I started to take that medication and took it for seven years. On the seventh year, I started suffering side effects; my muscles were gone, and I couldn’t put energy into my body. So once I would sit down, I couldn’t stand up by myself. I was so worried, and I didn’t know what to do. I decided to separate from this doctor and the medication and decided not to take such strong medicine. This medicine was very famous, actually. The pharmaceutical company made a fortune out of it. But some people were killed by this medicine. I found out about this after doing some research.
Ten years after I suffered from these side effects, I decided to try to recover all by myself through diet and some exercises and so forth. During this time, I had to do some TV shows and stage shows per year, but it was a big hardship for me at the time. I suffered from tremendous pain, but I couldn’t reveal it as a professional actor, so nobody noticed. Still, it was very, very hard. So I had to choose roles which didn’t require much movement. But every acting role needs some movements, so I couldn’t do them as well as I wanted to. In that sense, I didn’t do as much as I wanted in the past decades. But now I can walk, and nobody notices that I have that problem. But, after I walk a lot, I can’t breathe, I can’t think, and my body almost collapses. So I still have to watch out all the time.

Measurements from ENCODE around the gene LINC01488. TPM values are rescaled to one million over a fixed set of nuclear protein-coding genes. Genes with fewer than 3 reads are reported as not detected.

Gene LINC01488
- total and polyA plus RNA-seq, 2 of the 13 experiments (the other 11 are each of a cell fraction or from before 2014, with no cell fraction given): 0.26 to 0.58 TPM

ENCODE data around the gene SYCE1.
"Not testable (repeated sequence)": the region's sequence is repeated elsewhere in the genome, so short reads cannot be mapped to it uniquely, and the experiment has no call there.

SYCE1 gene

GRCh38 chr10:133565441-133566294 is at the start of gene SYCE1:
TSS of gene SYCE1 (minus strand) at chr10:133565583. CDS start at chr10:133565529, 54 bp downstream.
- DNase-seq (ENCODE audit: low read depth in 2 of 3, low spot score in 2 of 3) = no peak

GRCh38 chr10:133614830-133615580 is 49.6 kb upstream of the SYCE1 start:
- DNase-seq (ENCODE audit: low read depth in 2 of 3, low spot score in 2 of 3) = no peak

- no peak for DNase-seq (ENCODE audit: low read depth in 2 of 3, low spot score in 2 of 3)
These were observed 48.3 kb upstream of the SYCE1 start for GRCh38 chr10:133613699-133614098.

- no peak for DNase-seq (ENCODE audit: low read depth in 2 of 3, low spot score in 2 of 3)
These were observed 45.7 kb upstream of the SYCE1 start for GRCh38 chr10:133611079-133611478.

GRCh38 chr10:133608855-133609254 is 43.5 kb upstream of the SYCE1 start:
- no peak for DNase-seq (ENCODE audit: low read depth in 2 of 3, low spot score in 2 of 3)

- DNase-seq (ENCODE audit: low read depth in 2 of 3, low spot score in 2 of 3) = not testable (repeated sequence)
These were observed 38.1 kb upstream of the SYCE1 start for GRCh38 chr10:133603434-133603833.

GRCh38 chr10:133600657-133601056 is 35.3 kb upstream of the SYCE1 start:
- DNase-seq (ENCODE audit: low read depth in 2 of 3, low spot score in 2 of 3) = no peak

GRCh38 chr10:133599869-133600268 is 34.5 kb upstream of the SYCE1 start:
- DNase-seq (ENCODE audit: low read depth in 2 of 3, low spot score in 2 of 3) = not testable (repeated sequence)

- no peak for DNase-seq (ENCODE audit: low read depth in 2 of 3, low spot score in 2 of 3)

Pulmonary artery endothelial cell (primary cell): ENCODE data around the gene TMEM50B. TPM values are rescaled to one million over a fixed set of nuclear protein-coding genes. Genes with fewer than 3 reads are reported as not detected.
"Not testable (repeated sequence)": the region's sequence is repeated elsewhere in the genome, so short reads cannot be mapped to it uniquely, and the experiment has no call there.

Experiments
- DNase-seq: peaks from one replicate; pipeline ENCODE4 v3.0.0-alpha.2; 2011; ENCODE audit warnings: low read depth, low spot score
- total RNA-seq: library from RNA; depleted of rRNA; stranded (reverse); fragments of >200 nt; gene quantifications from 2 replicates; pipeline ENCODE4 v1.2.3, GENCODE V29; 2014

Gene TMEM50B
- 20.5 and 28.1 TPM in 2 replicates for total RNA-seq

BH: What do you think of the legacy of the Mechagodzilla movies? Certainly they’re still very popular, and they’re seen still all over the world. What do you think about the popularity of your Mechagodzilla films?
GM: A couple of years ago, a fan club was created for Mechagodzilla and Godzilla fans. So, even in Japan, there are still fan festivals. I was invited, but actually I didn’t remember anything about the Mechagodzilla movies! (laughs) I had to watch all the DVDs, and now I remember what I did at that time, so I can talk about it. But everybody was laughing; every time I was asked something related to my roles, I couldn’t remember at all!
BH: Those are really all the questions I have. If you have a message for your American fans, or if you have any information that you would like me to include, please let me know.
GM: America is much more advanced in terms of filmmaking. But that audience says that it loves Godzilla. So that makes us a little bit embarrassed sometimes! In that sense, I’m very honored to be part of it, and the fans – American fans, especially – encourage me to continue to be in this kind of film, and of course Japanese fans encourage me to continue as an actor. So I’m very, very happy that there are so many fans in America.
In terms of dollars and scale, American movies are much bigger, so I wonder how come Americans love Godzilla movies?! They’re low-budget.
I forgot to mention that, after I took that medication, as an actor I’m not blessed with active roles, but I’m not retired yet. So once I got my mobility back, I can still do some roles. In order to do that, I’m training a lot more than when I was young. I’ve been doing voice-training and interpretation of the playwrights and so forth, much better than before. Also, I’ve been invited to many different places to deliver speeches and lectures, which I do. Still, I’m almost 80, so I couldn’t move as much as I wanted. Now, I’ve been invited to teach at an acting school in Tokyo, so I’m a teacher there. So it’s worth (doing) for me.